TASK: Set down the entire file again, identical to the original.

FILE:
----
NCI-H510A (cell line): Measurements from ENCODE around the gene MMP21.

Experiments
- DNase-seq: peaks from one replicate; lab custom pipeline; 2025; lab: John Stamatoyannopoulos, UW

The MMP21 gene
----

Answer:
NCI-H510A (cell line): Measurements from ENCODE around the gene MMP21.

Experiments
- DNase-seq: peaks from one replicate; lab custom pipeline; 2025; lab: John Stamatoyannopoulos, UW

The MMP21 gene